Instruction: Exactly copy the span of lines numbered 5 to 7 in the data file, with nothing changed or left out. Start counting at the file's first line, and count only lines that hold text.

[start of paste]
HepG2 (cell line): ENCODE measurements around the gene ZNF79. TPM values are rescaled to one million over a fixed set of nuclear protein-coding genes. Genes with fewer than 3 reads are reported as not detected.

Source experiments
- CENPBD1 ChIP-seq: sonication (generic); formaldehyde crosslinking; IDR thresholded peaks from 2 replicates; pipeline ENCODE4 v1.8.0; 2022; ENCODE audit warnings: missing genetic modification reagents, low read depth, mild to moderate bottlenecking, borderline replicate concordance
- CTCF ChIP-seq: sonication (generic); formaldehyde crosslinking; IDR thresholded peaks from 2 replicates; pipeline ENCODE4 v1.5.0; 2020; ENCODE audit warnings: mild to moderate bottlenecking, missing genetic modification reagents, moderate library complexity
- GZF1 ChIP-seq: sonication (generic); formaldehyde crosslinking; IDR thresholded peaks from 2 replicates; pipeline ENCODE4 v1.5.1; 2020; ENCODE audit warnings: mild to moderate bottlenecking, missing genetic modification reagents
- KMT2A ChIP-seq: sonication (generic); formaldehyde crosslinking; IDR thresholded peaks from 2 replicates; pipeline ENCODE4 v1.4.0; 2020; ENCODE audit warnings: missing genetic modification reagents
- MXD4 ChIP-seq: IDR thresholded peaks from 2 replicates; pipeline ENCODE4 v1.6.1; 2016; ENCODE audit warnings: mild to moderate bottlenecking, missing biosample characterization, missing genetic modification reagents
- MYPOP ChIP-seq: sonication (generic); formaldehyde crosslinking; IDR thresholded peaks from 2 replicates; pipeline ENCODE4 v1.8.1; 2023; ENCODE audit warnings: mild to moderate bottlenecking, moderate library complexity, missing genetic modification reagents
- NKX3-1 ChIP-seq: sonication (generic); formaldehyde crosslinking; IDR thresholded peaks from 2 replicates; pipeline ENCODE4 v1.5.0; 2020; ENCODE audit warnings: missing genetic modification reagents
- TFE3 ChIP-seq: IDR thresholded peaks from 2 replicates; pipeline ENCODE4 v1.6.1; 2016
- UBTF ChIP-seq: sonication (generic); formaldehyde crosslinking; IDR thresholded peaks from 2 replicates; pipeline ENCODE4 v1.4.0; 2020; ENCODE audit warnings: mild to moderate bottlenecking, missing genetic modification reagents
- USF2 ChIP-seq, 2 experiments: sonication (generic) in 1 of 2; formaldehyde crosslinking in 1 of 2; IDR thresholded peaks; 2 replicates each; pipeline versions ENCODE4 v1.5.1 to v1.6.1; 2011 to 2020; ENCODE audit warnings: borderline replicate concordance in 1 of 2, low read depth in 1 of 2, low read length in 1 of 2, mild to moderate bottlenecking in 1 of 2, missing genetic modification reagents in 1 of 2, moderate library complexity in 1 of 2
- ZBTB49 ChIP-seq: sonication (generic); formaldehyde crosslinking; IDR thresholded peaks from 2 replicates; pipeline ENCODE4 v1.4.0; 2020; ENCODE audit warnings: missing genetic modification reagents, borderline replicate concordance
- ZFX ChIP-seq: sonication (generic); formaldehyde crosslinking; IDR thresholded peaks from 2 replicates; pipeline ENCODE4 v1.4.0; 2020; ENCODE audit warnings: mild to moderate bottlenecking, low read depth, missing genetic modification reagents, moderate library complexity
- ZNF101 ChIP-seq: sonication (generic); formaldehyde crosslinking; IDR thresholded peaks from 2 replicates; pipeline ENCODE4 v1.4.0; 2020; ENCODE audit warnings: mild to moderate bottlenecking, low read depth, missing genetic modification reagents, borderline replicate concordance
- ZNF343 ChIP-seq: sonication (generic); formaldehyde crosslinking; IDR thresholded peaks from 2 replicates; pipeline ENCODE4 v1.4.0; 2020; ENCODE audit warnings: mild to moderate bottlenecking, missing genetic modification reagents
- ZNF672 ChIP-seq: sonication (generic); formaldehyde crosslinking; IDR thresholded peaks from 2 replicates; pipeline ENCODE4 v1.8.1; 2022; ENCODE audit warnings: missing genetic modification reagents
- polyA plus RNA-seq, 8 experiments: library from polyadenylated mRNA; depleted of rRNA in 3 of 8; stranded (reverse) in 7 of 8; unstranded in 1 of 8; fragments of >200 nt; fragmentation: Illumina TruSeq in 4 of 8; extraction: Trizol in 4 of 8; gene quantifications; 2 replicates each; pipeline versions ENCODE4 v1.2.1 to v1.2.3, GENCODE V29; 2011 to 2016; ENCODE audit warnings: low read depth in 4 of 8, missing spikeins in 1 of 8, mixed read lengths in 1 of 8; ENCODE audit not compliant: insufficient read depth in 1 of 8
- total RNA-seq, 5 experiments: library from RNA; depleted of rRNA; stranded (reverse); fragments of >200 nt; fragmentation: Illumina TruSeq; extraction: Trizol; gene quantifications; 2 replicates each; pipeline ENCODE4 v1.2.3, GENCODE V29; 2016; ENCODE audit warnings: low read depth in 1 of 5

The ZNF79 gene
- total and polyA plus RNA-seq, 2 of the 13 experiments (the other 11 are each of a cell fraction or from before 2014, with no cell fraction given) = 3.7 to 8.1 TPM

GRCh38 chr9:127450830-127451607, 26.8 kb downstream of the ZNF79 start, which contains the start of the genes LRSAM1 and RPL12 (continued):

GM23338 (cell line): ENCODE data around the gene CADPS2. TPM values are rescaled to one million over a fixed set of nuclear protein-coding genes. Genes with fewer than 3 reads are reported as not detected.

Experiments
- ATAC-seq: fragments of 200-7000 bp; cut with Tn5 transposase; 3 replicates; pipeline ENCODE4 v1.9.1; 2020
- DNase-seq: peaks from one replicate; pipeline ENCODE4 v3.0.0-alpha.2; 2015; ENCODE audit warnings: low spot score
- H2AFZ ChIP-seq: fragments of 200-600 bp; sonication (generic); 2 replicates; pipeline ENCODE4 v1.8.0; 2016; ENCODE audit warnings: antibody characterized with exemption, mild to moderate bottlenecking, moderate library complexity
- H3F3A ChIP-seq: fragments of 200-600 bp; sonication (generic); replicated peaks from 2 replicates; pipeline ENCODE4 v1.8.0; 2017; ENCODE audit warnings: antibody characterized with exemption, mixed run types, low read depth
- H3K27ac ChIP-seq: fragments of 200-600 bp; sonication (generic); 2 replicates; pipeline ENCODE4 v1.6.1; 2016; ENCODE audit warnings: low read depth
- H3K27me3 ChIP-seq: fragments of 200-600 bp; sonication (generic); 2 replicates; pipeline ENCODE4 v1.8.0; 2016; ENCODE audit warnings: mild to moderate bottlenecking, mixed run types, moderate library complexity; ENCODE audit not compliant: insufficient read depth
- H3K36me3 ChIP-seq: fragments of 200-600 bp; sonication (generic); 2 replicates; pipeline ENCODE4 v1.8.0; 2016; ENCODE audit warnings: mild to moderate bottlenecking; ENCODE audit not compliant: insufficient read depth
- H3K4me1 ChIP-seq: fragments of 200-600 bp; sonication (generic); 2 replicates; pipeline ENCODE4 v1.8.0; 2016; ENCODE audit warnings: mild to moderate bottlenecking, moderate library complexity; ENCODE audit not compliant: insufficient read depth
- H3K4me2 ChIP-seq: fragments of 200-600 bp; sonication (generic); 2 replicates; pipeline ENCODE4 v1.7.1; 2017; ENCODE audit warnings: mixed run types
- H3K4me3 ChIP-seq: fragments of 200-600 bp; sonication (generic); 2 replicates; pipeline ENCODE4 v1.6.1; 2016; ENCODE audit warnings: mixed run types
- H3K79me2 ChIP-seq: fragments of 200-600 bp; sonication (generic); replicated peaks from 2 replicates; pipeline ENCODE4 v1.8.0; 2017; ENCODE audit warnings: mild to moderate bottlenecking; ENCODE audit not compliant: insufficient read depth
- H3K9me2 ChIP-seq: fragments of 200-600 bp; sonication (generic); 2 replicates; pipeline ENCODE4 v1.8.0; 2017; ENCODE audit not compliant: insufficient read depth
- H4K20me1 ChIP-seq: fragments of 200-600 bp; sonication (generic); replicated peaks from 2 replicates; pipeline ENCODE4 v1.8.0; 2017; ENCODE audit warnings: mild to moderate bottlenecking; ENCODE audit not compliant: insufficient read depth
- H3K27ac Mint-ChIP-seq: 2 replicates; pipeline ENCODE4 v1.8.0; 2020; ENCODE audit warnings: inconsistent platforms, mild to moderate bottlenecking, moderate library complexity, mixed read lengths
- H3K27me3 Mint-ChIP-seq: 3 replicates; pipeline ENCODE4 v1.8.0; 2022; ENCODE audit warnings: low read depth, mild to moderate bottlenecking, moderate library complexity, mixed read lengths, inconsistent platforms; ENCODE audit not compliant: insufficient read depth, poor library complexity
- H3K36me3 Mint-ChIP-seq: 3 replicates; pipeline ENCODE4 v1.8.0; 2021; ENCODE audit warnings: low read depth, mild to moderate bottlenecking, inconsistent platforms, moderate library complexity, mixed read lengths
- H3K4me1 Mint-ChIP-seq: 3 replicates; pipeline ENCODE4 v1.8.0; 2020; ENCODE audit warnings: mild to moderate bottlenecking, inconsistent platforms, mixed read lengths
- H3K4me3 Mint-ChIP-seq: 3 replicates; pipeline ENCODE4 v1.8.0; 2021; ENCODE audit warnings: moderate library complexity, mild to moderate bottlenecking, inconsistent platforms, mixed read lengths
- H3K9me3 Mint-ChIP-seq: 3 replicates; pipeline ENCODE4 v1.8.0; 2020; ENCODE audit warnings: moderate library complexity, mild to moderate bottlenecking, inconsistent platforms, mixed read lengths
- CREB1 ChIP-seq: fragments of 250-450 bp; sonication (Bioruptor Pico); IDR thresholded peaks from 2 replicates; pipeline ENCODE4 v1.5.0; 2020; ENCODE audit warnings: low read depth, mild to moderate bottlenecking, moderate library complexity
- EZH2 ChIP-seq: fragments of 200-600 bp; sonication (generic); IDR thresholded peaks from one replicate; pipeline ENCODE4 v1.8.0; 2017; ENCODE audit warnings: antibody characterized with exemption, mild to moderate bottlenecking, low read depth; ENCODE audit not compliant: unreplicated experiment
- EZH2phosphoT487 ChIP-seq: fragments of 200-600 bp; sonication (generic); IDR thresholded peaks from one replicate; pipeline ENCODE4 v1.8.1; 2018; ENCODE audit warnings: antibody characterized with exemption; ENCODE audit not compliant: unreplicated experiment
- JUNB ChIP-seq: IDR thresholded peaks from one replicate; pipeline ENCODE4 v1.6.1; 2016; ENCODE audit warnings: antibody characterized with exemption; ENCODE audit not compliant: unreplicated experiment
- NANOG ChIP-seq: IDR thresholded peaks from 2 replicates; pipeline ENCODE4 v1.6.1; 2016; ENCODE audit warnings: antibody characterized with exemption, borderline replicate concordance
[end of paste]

- GZF1 ChIP-seq: sonication (generic); formaldehyde crosslinking; IDR thresholded peaks from 2 replicates; pipeline ENCODE4 v1.5.1; 2020; ENCODE audit warnings: mild to moderate bottlenecking, missing genetic modification reagents
- KMT2A ChIP-seq: sonication (generic); formaldehyde crosslinking; IDR thresholded peaks from 2 replicates; pipeline ENCODE4 v1.4.0; 2020; ENCODE audit warnings: missing genetic modification reagents
- MXD4 ChIP-seq: IDR thresholded peaks from 2 replicates; pipeline ENCODE4 v1.6.1; 2016; ENCODE audit warnings: mild to moderate bottlenecking, missing biosample characterization, missing genetic modification reagents